What Happens During the Cycle of Panic in Social Anxiety Disorder?

Panic attacks may come on suddenly.
Panic attacks can be part of social anxiety disorder.. Getty / Photographer's Choice / Peter Dazeley

If you suffer with social anxiety disorder (SAD) you might have experienced what is known as a panic attack.

What is a Panic Attack?

A panic attack is a period of intense fear accompanied by symptoms such as a racing heart, shortness of breath or dizziness. When people who have SAD experience panic attacks they are generally triggered by social or performance situations. To understand why panic happens, it is helpful to look at the cyclical pattern of events that leads to panic.

Initial Feelings

Imagine that you are sitting in a meeting at work. Although the situation might seem harmless, being in a position where you have to speak in front of others or voice your opinion might make you feel a little uneasy. The situation is known as the "cue" and is what triggers the first stage of the panic cycle.

As you sit in the meeting, perhaps you notice your heart starting to beat a little fast. Maybe you have a thought such as "I have something to add to what is being said, but I am afraid of what the others will think." You might even find yourself starting to breathe a little bit more rapidly and shallower than you normally would.

Interpretation of Sensations

As you notice the sensations in your body, you start to experience even more symptoms. Your interpretation of what is happening contributes to the escalation of your symptoms of panic.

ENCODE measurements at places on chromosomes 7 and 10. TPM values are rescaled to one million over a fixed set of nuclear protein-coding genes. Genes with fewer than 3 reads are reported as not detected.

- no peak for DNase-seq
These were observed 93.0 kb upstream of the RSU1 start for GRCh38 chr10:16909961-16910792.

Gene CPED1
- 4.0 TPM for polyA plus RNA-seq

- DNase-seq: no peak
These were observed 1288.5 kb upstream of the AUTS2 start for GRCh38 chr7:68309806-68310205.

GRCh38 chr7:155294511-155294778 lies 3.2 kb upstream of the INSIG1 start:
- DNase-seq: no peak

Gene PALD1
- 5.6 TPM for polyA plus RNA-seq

As your heart beats even faster and hands begin to shake, you wonder if anyone else in the room has noticed your anxiety.

These thoughts fuel even more symptoms of panic.

Escalation of Panic Symptoms

If you are called upon to speak in the meeting, or if your name is on the agenda to present during the meeting, your symptoms might escalate to the point of a full-blown panic attack.

During the panic attack you might experience things like a racing heart, shortness of breath, shaking hands, dry mouth and feelings of impending doom.

As you look around the room you are sure everyone must notice your anxiety and be thinking badly of you. You may even think you're having a heart attack, which then worsens your symptoms.

Anticipatory Worry

After you finish speaking or after the meeting ends, you probably feel exhausted and drained. You might feel relieved that the episode is over, but also worry about similar situations in the future.

You will probably ask yourself questions like, "How will I cope with our next meeting?" or, "Will I fall apart if I have to speak in front of the group again?" These types of thoughts about being unable to cope and worrying about future situations sets up the anticipatory stage of the panic cycle.

Coping With Panic

During the anticipatory stage of panic, you start to worry about future events and situations where you might experience similar symptoms. You remember how you could not cope in the past when you had to present in a meeting, and wonder how you will ever get through it again. The anticipatory stage continues until the next triggering situation.

Although it might seem like it is impossible to escape the cycle of panic symptoms, there are effective treatment methods that address the negative thought patterns that keep the cycle going.

It is not the situation that triggers the reaction in your body; it is the thoughts that you have about the situation. Treatment methods such as cognitive-behavioral therapy (CBT) can help you to learn better ways to talk to yourself so that panic can be avoided.


American Psychiatric Association. Diagnostic and statistical manual of mental disorders (5th ed.). Washington, DC: Author; 2013.

Carbonell D. The panic attacks workbook: A guided program for beating the panic trick. Berkeley, CA: Ulysses Press; 2004.

Continue Reading